How X Factor and kidnapping the boss could improve your team’s communication

One of the things that the return of the old X-Factor team clearly shows is that getting the team dynamics right is vital to business success.


For several years now, businesses have delivered ‘team building’ events away from the office, using things like scavenger hunts, ropes courses and field games that are stamped with “team building” as an HR-friendly answer to organized outings away from the office. The games are backed with promises that the activities inspire teamwork and promote cohesive problem-solving skills, however in many cases they have been over-used and have proven ineffective.

‘Team Building Weekends’ are often now accompanied by a nationwide groan from employees who now associate ‘team building’with a forced insult to their education and natural abilities, so forward thinking companies have taken them to another level in order to engage staff.

Team building expert Chad Michael says:

“The most creative way to teach valuable lessons of leadership and communication is to engage employees in an unexpected activity that is carefully designed and backed by parallels to real-life situations,” said Michael. “If the team building activity does not come with lessons learned and a creative way to instill valuable skill sets, the investment no more effective than an afternoon at the park.”

As the next generation of team building experts seeks to get employees re-engaged,  fortune 500 companies such as Coca Cola, Facebook and Google are delivering a whole new approach to team building, with employees looking forward to the events.

Feedback shows that the new style of games have an impact ‘in work’ as well as having fun.

A Coca Cola representative said: “Our team marketing meeting went from good to great after playing the SpyGame.”

So what is it that’s different about the next generation of team building games?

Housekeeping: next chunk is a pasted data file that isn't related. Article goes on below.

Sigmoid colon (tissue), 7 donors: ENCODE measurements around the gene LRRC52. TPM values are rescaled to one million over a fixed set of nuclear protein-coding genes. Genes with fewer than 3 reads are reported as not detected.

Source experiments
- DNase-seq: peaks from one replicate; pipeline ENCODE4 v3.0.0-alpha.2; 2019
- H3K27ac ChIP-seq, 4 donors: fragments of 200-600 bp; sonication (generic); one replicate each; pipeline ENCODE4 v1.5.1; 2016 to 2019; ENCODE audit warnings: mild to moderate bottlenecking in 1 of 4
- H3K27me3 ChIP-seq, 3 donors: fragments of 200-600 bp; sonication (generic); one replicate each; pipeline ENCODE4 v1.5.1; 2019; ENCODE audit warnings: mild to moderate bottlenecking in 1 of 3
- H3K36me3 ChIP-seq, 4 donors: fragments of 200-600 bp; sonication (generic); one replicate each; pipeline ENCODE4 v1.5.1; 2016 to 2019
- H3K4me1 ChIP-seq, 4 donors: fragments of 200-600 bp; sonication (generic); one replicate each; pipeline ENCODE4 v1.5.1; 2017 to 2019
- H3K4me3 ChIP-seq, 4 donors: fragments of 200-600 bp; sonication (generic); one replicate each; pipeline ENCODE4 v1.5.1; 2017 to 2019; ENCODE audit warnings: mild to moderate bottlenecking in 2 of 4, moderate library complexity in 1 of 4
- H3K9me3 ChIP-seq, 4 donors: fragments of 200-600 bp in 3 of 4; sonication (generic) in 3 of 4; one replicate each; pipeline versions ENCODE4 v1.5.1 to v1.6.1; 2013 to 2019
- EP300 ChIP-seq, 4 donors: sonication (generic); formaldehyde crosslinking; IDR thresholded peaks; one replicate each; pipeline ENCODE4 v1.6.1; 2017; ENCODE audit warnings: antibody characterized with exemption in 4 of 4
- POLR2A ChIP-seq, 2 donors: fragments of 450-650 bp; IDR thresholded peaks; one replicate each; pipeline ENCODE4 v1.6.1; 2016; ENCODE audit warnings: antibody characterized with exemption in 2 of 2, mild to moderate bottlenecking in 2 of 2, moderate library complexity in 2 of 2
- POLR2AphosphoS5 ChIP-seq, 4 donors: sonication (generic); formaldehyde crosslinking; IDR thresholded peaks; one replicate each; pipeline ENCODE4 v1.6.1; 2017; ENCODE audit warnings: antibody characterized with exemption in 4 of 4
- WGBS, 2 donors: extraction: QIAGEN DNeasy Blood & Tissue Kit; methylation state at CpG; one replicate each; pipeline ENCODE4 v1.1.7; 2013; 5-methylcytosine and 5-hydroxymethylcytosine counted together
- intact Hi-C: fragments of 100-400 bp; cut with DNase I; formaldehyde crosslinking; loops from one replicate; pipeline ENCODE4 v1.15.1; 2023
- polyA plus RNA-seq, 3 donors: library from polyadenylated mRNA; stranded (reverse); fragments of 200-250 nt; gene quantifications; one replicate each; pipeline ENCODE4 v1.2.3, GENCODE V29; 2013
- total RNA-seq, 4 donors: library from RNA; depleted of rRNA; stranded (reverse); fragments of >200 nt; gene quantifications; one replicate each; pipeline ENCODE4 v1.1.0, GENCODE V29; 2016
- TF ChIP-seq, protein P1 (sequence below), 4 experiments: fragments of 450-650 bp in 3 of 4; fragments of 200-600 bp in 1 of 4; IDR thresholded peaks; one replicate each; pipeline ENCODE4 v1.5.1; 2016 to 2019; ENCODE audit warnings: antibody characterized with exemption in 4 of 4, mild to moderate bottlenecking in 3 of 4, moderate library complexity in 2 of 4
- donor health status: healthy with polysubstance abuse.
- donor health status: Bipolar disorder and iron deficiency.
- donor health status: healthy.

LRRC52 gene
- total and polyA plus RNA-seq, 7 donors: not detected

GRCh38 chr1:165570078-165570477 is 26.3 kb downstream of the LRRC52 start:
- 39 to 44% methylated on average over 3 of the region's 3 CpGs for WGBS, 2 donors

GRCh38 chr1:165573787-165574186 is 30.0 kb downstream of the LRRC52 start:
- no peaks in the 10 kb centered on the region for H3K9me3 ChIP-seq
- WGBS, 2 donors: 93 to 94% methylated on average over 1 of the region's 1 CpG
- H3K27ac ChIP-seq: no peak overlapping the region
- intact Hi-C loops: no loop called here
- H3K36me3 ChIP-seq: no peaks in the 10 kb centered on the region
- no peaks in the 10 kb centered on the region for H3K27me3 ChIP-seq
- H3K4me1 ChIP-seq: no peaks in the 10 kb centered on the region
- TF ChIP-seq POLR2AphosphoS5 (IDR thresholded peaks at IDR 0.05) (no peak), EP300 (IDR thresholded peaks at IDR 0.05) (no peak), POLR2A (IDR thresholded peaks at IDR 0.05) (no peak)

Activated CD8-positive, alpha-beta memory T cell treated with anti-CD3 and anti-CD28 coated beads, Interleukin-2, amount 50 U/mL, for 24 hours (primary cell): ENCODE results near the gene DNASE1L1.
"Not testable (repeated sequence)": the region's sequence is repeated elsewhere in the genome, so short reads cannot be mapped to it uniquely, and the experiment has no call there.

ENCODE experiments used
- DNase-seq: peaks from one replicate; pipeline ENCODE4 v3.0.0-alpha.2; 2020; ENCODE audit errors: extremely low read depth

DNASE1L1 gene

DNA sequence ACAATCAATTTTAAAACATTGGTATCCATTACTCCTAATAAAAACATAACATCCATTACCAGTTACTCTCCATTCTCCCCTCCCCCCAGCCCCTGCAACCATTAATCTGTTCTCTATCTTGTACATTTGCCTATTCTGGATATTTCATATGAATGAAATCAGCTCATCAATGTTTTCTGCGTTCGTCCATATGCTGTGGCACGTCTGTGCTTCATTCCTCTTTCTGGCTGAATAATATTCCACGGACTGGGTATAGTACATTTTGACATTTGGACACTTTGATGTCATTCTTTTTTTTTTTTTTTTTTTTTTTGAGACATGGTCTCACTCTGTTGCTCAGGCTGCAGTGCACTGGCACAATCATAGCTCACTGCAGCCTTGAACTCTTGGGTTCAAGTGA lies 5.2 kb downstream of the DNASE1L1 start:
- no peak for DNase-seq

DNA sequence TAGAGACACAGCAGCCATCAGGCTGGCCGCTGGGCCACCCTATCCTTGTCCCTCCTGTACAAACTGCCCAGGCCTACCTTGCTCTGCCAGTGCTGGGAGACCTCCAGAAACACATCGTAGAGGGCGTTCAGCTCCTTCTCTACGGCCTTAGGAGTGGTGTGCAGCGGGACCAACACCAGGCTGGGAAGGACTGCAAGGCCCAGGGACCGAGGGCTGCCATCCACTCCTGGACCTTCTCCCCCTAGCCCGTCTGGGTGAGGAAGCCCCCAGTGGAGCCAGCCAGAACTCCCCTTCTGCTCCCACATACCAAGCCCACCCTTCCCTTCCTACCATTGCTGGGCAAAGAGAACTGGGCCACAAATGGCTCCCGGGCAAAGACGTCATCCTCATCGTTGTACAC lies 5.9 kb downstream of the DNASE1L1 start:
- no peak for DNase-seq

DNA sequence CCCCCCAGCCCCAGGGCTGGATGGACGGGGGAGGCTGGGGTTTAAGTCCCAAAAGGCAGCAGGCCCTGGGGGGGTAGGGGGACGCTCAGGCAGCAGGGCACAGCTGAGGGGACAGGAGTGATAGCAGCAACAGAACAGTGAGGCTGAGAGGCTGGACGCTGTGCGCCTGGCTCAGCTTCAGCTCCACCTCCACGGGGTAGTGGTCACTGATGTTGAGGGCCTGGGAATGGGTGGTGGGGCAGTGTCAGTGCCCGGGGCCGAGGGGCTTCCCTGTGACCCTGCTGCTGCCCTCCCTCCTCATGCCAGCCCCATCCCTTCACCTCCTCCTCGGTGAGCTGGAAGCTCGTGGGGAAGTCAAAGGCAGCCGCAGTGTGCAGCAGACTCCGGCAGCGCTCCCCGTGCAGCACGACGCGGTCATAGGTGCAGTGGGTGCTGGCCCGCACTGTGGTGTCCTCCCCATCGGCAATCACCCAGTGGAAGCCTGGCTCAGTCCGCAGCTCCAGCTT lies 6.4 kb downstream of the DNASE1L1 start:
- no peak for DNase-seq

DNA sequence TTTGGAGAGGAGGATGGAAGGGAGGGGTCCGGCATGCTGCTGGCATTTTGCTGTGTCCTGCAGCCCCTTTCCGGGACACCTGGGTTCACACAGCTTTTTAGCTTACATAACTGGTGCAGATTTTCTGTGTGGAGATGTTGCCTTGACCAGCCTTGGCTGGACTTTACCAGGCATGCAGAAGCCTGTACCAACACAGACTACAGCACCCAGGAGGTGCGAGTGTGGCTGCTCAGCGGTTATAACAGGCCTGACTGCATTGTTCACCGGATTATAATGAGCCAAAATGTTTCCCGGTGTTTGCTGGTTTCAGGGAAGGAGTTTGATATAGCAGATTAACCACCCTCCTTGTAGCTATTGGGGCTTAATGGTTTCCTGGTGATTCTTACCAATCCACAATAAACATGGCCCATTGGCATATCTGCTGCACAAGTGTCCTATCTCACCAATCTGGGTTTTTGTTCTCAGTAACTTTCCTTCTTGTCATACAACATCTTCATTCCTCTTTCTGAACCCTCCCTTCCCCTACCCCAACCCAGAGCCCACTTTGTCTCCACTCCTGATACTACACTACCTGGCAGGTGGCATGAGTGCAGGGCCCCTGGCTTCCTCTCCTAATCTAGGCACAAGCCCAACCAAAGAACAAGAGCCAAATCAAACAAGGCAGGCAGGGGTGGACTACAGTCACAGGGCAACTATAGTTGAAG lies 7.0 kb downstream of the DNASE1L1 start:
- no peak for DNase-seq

Popular activities include escape dungeons, zombie apocalypse scenarios and  ‘mock’ versions of popular TV games and events using actors.  These activities are not just for in-work, ‘The Logic Escapes me’ reported last year that there were nearly 100 ‘escape dungeons’ in London alone.

Michael’s company, Adventure Games offers a big selection of activities, both indoor and outdoor that have gone down well with his corporate clients.

Adventure Games experiences include a mock ‘X-Factor’ style challenge called ‘Making of the Band’, however one of his most successful events is ‘kidnapping the boss!’

The boss gets ‘kidnapped’ and the team get to stage an elaborate, twisty, espionage-filled rescue of the missing executive, which Michael says helps foster a more cohesive, committed and supportive workplace.

Other games include an ‘Apprentice’ style game, an outdoor treasure hunt called Geo-Venture, where as well as hunting for treasure, staff have to engage with actors who will offer advice, some genuine, some not so genuine, all offering a unique experience.  They also offer a Spy Game for the wannabe ‘James Bond’, you can see how it works here.

The new, modern games challenge team members to use their strategic thinking and interpersonal skills to navigate through a series of assignments, whilst everyone enjoys the experience. As Michael says:

“Players choose the path they want, and — just as in life — their choices decide how well they succeed.”

His clients certainly agree:

“It was one of the most exciting and cryptic team building events we’ve ever had,” said Nikki L. from Google. “Even the most cynical & hard to impress on the team were highly engaged. Thanks to Chad and Adventure Games team for putting together an awesome experience.”



Author: Editorial Team

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